I never wanted to answer this question because the answer was usually "I read fiction books in class while pretending to pay attention" and it was exhausting to make up a day's worth of non-proscribed activities.
posted by sid at 6:19 AM on June 4, 2010 [2 favorites]

I'm of the opinion that what happened at school is more often than not embarrassing and belittling. "At lunch I sat alone because I couldn't find the courage to talk to anyone." "I farted in gym class and everyone knew." "I got an erection in geometry at just the moment that I had to go up to the board." "I feel so left out because everyone but me has designer clothes." "I hate that girl that sits next to me because she's skinnier than I am." Nobody wants to say that shit out loud, especially not to their parents.
posted by Rhomboid at 6:19 AM on June 4, 2010 [12 favorites]

I can only recount this from my perspective, i dont know if that's helpful to you, but i definately remember getting asked this question as a kid and finding it irritating. I didn't often have anything to say because nothing particularly dramatic had happened, and recounting "well, we did this in maths and then i hung out with my friends at lunch and then i did more schoolwork" was really, really boring.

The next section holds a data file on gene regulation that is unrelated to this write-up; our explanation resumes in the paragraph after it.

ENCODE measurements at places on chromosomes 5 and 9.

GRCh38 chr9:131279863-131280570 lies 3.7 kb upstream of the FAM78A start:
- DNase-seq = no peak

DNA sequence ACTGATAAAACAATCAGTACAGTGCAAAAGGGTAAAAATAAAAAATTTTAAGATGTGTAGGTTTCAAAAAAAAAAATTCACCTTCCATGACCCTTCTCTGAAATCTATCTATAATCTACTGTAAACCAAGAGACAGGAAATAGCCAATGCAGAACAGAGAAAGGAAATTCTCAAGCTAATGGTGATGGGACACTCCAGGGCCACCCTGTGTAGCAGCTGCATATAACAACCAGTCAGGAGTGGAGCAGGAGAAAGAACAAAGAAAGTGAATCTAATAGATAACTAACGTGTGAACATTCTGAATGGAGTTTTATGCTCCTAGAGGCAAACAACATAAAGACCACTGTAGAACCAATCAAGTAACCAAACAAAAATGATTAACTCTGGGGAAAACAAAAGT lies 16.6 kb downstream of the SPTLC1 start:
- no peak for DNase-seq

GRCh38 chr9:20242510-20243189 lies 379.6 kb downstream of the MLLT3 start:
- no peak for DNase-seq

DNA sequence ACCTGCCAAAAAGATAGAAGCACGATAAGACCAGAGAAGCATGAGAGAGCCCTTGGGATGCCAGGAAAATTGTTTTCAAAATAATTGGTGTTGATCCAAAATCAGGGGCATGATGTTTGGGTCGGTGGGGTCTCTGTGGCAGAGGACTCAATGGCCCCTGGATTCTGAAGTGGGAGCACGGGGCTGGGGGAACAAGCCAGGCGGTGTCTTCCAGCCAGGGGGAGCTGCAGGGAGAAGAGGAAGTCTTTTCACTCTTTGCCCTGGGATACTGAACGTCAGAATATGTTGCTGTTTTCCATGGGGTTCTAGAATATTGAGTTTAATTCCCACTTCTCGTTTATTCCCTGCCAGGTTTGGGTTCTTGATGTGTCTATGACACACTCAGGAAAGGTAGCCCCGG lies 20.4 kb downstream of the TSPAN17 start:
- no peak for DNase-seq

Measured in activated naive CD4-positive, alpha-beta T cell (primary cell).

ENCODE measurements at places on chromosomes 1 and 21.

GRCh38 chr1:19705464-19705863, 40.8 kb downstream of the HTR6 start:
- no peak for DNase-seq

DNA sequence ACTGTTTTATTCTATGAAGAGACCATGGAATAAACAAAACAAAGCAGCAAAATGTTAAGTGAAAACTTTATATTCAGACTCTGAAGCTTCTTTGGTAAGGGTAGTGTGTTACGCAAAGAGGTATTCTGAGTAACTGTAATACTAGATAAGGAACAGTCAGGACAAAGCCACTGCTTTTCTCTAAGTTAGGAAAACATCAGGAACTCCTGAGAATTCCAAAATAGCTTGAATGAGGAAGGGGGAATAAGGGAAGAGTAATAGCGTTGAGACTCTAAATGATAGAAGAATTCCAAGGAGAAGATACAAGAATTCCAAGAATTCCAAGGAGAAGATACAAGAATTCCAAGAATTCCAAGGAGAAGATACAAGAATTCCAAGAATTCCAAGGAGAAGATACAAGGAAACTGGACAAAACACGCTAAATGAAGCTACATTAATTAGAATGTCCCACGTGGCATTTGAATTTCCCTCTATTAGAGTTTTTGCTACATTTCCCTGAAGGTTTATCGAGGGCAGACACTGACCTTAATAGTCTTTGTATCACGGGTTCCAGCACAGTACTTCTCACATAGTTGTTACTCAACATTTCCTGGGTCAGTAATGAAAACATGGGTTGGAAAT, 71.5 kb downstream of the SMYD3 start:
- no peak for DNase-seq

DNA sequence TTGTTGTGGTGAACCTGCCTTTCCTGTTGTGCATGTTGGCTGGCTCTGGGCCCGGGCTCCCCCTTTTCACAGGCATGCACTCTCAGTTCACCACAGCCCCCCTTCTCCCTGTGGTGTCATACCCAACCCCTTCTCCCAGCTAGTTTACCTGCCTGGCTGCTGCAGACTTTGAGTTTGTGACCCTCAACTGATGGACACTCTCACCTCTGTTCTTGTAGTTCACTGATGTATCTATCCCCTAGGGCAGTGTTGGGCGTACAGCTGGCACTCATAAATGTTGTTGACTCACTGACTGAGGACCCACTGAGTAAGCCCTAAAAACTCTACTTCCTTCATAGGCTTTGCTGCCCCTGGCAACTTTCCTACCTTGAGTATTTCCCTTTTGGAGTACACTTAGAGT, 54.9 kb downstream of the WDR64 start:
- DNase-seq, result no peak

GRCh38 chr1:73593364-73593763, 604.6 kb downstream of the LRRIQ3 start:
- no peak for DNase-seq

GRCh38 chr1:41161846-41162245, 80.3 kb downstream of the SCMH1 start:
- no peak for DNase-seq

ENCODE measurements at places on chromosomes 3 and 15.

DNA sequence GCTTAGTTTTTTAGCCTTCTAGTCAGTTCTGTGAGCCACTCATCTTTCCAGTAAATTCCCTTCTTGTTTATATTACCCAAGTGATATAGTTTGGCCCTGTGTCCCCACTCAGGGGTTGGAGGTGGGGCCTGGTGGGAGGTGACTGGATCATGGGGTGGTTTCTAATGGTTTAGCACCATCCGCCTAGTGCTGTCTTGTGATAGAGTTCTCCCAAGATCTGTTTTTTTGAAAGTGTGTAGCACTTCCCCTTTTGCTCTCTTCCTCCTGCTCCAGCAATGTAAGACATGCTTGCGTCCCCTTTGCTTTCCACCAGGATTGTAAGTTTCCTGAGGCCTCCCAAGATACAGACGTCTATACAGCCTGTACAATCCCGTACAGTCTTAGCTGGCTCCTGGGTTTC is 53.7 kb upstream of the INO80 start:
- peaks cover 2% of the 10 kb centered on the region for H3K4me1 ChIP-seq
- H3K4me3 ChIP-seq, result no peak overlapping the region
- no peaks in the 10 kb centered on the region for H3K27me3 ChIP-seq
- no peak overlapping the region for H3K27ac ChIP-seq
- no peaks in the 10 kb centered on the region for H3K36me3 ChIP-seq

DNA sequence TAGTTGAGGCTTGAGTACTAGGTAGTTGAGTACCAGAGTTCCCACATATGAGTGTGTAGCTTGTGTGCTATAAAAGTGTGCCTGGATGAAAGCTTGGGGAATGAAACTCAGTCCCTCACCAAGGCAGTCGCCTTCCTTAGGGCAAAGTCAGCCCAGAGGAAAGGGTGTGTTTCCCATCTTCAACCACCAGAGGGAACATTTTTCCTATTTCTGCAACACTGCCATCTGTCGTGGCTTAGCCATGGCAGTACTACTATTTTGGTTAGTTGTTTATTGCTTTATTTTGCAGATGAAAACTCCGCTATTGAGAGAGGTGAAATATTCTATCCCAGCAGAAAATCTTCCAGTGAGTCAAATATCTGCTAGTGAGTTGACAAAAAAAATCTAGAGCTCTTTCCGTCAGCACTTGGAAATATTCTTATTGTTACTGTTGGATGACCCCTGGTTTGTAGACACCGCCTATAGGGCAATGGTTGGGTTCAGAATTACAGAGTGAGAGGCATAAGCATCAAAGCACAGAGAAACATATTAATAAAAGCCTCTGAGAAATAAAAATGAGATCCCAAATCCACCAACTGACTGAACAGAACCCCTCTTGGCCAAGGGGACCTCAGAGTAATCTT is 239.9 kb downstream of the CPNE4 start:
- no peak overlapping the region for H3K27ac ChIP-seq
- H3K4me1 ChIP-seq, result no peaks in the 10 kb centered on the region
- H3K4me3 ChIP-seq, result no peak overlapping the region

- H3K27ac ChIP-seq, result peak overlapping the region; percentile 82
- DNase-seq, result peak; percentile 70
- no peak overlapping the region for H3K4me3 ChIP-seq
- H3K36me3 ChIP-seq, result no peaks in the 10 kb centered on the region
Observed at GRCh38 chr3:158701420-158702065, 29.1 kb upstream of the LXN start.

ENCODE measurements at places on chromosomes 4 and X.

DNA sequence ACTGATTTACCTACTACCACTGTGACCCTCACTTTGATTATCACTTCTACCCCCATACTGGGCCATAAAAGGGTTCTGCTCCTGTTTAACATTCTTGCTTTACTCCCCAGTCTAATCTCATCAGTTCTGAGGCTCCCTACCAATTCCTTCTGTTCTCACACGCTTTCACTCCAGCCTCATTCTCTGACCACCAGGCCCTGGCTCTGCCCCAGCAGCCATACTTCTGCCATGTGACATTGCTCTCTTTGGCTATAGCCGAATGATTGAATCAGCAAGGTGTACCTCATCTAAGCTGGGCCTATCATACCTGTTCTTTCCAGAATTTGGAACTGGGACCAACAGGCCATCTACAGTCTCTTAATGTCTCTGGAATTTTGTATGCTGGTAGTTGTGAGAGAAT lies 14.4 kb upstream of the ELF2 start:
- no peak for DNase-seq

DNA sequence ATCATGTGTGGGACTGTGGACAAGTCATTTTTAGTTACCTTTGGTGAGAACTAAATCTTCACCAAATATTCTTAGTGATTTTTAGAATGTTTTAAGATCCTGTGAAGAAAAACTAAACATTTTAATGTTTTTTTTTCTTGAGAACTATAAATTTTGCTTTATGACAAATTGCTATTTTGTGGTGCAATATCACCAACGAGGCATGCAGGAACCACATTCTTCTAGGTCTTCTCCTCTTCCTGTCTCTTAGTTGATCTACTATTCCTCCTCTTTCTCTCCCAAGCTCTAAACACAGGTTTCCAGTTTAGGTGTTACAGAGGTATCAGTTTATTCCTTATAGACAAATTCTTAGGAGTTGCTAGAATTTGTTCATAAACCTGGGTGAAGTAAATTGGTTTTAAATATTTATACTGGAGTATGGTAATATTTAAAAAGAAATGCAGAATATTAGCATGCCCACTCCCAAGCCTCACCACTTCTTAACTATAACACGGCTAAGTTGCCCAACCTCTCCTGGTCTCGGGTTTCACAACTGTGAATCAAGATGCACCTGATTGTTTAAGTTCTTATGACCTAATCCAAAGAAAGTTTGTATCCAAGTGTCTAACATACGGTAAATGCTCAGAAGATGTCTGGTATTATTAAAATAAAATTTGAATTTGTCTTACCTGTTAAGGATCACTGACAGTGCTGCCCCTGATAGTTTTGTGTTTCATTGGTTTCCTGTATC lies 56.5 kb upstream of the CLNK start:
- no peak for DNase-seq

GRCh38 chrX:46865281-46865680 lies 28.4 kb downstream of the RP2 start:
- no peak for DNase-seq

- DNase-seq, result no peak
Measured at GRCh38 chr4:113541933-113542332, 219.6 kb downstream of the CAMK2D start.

posted by stillnocturnal at 6:19 AM on June 4, 2010

I think the better question is "Did anything interesting happen in school today?" That way, you are actively engaging the kid to come up with some sort of answer.

Of course, a lot of kids will say, "No."
posted by roomthreeseventeen at 6:19 AM on June 4, 2010

This woman just wrote a book ("How was school today? Fine.") about the subject or more accurately how to start the conversation and elicit answers.
posted by JohnnyGunn at 6:20 AM on June 4, 2010 [1 favorite]

Best answer: for preschoolers I dont think its boring at all, they love it, but they live so much in the present that its not meaningful to recount the day. I get bits and pieces after a while.
posted by H. Roark at 6:20 AM on June 4, 2010

Because if you start talking about your school day, your parents will have a million follow-up questions and meanwhile you're really rather be thinking about paste/cartoons/Miley Cyrus/WoW/kissing.

By which I mean it's a thing that kids can control.
posted by desuetude at 6:21 AM on June 4, 2010 [1 favorite]